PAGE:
At the end of 2016, during a period of time when a seemingly high number of celebrities passed away, I published a post on the Honcho-SFX blog regarding loss. The post – titled Loss: The Good and the Bad – addressed the fact that it was OK to feel sad when someone in the pubic eye, someone we don’t know personally, passes away.
“When a celebrity passes away it can mean many different things to many different people. For some, it simply means that someone on television is no longer with us, while for others it means that another piece of their world has been taken away – the world they created through interests, experiences and memories.
“For those of us who have grown up on the movies of Carrie Fisher, Gene Wilder or Alan Rickman, the music of David Bowie, George Michael and Prince, or the comedic stories of Victoria Wood and more, it means that the people who have been a big part of our lives, are no longer with us as we move forward. Sure, we can still watch their movies or listen to their music for as long as we wish, but it won’t be the same as watching them on live TV, or hearing them on the radio or seeing them in person at a convention or a show.
“The point of all this is that if you feel sad about the fact that your favourite performer has passed away, then it is OK to feel this way – many others are feeling this way too.
“Is it daft to feel like this? No! You can only feel the way you feel – it doesn’t matter if the next person doesn’t share the same point of view.
“People come and go – sadly this is inevitable – and while this is something we must accept and not dwell on too much, it doesn’t mean that we shouldn’t be upset about their passing. The people who help shape us, guide us and make us feel safe and happy, can and do come from all walks of life and from all different places, even if we don’t know them personally.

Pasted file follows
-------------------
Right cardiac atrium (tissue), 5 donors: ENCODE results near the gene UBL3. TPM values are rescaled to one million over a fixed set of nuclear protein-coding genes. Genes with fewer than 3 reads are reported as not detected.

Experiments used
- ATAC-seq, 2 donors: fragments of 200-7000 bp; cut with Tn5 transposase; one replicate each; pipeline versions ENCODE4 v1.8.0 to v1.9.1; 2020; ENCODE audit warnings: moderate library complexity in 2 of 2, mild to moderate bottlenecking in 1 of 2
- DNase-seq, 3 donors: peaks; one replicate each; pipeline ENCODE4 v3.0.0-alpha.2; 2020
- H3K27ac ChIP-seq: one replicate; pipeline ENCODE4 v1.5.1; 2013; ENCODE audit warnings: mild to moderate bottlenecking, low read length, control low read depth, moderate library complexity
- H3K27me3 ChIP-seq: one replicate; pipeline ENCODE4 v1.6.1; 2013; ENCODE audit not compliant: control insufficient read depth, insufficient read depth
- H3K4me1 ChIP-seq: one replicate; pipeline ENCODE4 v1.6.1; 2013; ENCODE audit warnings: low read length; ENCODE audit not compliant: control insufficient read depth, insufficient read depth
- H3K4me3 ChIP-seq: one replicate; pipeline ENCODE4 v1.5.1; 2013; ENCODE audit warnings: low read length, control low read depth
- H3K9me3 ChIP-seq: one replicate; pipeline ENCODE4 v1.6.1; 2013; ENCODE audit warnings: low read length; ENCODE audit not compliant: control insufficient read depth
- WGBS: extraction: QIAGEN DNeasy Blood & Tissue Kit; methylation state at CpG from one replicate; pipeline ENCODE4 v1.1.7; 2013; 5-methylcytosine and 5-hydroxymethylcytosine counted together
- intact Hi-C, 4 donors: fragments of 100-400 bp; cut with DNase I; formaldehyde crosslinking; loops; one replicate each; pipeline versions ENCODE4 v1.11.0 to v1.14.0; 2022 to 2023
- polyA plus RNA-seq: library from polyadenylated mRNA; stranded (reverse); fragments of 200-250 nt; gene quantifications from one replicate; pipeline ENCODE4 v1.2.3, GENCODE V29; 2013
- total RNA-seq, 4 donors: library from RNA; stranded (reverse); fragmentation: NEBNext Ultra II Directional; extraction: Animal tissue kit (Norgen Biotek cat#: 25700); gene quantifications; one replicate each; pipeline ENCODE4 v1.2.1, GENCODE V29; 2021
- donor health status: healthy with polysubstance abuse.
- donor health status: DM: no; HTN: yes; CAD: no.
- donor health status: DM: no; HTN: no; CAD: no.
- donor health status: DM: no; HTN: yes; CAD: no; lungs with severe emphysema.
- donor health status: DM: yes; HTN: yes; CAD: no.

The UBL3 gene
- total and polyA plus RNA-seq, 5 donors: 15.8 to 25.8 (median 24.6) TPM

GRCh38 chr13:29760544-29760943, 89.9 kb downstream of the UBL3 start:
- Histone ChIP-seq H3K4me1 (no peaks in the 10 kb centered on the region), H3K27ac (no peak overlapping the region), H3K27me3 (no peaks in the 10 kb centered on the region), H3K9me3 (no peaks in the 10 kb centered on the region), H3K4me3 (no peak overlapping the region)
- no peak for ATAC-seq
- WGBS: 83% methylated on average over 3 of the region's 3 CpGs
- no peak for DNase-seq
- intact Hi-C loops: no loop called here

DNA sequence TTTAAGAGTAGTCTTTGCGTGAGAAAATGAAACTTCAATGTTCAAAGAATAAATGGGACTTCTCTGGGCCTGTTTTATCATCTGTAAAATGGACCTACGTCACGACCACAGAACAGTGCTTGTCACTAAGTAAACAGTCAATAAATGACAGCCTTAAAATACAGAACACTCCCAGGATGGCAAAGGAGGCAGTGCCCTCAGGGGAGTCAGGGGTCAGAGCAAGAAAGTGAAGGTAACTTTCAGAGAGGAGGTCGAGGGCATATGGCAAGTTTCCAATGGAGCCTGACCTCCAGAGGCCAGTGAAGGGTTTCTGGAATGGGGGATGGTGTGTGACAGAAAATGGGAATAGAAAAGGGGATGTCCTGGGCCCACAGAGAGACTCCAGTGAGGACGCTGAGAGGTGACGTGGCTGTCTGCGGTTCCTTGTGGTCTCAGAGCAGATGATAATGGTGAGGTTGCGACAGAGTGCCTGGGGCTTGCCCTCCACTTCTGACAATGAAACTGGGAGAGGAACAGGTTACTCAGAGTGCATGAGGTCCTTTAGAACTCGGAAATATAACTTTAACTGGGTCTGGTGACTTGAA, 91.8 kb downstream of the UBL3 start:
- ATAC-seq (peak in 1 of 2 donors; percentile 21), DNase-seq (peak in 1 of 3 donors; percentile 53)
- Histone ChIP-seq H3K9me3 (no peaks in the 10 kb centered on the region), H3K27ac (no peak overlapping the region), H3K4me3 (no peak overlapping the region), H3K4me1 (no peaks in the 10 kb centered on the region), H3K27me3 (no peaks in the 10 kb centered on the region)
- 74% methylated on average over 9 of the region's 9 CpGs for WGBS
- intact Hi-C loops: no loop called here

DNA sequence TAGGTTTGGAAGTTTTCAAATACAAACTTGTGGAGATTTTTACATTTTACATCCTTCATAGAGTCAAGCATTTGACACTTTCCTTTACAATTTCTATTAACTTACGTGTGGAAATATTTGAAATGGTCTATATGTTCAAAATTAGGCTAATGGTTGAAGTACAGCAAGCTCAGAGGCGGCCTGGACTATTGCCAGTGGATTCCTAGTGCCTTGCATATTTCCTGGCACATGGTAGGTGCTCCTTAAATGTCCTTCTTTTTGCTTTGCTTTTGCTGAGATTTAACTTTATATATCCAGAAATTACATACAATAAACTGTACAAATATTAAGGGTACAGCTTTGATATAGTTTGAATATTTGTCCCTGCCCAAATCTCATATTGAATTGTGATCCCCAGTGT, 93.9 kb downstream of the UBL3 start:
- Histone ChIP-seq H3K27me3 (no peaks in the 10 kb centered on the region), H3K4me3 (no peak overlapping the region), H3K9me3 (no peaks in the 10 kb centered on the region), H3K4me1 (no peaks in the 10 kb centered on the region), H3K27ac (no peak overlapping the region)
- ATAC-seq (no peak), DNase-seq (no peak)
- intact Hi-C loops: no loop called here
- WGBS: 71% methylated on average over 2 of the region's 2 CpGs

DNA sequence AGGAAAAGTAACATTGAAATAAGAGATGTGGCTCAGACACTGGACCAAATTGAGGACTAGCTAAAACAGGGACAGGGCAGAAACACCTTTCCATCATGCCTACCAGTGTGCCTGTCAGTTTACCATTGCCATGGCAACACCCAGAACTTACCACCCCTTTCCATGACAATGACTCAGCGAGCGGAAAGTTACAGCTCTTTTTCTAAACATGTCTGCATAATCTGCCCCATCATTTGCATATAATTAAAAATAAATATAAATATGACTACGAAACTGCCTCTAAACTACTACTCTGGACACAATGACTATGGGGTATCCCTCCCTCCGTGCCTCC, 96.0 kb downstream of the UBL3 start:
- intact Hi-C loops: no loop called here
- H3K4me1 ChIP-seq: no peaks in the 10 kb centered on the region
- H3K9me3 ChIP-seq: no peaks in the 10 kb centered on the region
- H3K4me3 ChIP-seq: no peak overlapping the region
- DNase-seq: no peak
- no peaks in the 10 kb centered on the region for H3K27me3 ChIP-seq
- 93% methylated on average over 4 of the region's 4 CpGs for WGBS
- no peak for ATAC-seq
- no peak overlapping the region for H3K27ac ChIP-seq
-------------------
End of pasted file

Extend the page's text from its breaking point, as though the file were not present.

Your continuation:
“All we can do now is continue to remember the good times and continue to enjoy their contributions to our lives as we move ever forward.”
In the case of Barry Chuckle, Carrie Fisher, George Michael, Cilla Black, Robin Williams and many others, I’ve found it quite sad to hear of their passing. As a child, growing up into adolescence and even through adult years, these guys have been a part of my journey, even though they didn’t know it.
In the case of Geoffrey Hayes, I think back to the times when I was a kid, watching Rainbow and feeling happy, safe and entertained. Sure, my childhood was a long time ago now, but in my mind I can recapture that period of time instantaneously, which makes it even more difficult to wrap my head around.
The important thing I always try to remember, whenever anyone passes, is that if they made an impact, they kept me entertained or they influenced me in any way, then they’re never really gone. They may have passed on, but their legacy never dies.